FOXRED1 silencing in mice: a possible animal model for Leigh syndrome
- 209 Downloads
Leigh syndrome (LS) is one of the most puzzling mitochondrial disorders, which is also known as subacute necrotizing encephalopathy. It has an incidence of 1 in 77,000 live births worldwide with poor prognosis. Currently, there is a poor understanding of the underlying pathophysiological mechanisms of the disease without any available effective treatment. Hence, the inevitability for developing suitable animal and cellular models needed for the development of successful new therapeutic modalities. In this short report, we blocked FOXRED1 gene with small interfering RNA (siRNA) using C57bl/6 mice. Results showed neurobehavioral changes in the injected mice along with parallel degeneration in corpus striatum and sparing of the substantia nigra similar to what happen in Leigh syndrome cases. FOXRED1 blockage could serve as a new animal model for Leigh syndrome due to defective CI, which echoes damage to corpus striatum and affection of the central dopaminergic system in this disease. Further preclinical studies are required to validate this model.
KeywordsFOXRED1 Neurodegenerative diseases Leigh syndrome Gene silencing
This work was supported by a grant from the Egyptian Science and Technology Development Fund (STDF) through Basic and Applied Research Grants (BARG) program, grant number (13892) [MS].
- Blandini F, Cova L, Armentero M, Zennaro E, Levandis G, Bossolasco P, Calzarossa C, Mellone M, Giuseppe B, Deliliers G, Polli E, Nappi G, Silani V (2010) Transplantation of undifferentiated human mesenchymal stem cells protects against 6-hydroxy dopamine neurotoxicity in the rat. Cell Transplant 19(2):203–217PubMedCrossRefGoogle Scholar
- Calvo SE, Tucker EJ, Compton AG, Kirby DM, Crawford G, Burtt NP, Rivas M, Guiducci C, Bruno DL, Goldberger OA, Redman MC, Wiltshire E, Wilson CJ, Altshuler D, Gabriel SB, Daly MJ, Thorburn DR, Mootha VK (2010) High-throughput, pooled sequencing identifies mutations in NUBPL and FOXRED1 in human complex I deficiency. Nat Genet 42(10):851–858PubMedPubMedCentralCrossRefGoogle Scholar
- DiMauro S, Schon EA, Carelli V, Hirano M (2013) The clinical maze of mitochondrial neurology. Nat Rev Neurol 9(8):429–444Google Scholar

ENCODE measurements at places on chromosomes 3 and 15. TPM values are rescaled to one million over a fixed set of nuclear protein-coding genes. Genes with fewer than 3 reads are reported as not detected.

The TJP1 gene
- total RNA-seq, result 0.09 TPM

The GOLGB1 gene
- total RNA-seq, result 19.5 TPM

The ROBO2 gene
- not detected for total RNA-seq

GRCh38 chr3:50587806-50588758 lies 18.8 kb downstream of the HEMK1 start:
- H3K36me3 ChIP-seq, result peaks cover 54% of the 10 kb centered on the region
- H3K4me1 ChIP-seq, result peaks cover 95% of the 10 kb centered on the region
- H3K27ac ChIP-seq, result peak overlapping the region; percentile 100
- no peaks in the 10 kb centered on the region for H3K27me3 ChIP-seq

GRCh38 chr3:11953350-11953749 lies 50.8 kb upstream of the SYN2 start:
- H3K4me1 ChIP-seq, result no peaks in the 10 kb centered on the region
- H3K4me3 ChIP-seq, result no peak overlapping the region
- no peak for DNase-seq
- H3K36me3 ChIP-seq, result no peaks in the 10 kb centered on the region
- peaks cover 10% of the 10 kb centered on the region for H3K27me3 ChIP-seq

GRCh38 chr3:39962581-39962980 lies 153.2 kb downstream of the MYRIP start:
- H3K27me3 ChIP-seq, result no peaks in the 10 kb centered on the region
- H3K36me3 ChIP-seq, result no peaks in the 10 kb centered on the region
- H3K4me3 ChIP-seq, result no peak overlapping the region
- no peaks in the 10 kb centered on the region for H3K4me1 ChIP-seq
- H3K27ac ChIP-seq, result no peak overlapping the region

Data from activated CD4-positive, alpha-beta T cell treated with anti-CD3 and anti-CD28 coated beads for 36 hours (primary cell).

- Franklin KBJ, PG (1997) The mouse brain in stereotaxic coordinates, 2nd edn. Academic Press, San Diego, CAGoogle Scholar
- Lazarou M, Thorburn DR, Ryan MT, McKenzie M (2009) Assembly of mitochondrial complex I and defects in disease. Biochimica et Biophysica Acta (BBA)-Molecular. Cell Res 1793(1):78–88Google Scholar
- Lebre AS, Rio M, Faivre d'Arcier L, Vernerey D, Landrieu P, Slama A, Jardel C, Laforet P, Rodriguez D, Dorison N, Galanaud D, Chabrol B, Paquis-Flucklinger V, Grevent D, Edvardson S, Steffann J, Funalot B, Villeneuve N, Valayannopoulos V, de Lonlay P, Desguerre I, Brunelle F, Bonnefont JP, Rotig A, Munnich A, Boddaert N (2011) A common pattern of brain MRI imaging in mitochondrial diseases with complex I deficiency. J Med Genet 48(1):16–23PubMedCrossRefGoogle Scholar
- Pagliarini DJ, Calvo SE, Chang B, Sheth SA, Vafai SB, Ong SE, Walford GA, Sugiana C, Boneh A, Chen WK, Hill DE, Vidal M, Evans JG, Thorburn DR, Carr SA, Mootha VK (2008) A mitochondrial protein compendium elucidates complex I disease biology. Cell 134(1):112–123PubMedPubMedCentralCrossRefGoogle Scholar
- Zurita Rendón O, Antonicka H, Horvath R, Shoubridge EA (2016) A mutation in the Flavin adenine dinucleotide-dependent oxidoreductase FOXRED1 results in cell-type-specific assembly defects in oxidative phosphorylation complexes I and II. Mol Cell Biol 36(16):2132–2140PubMedPubMedCentralCrossRefGoogle Scholar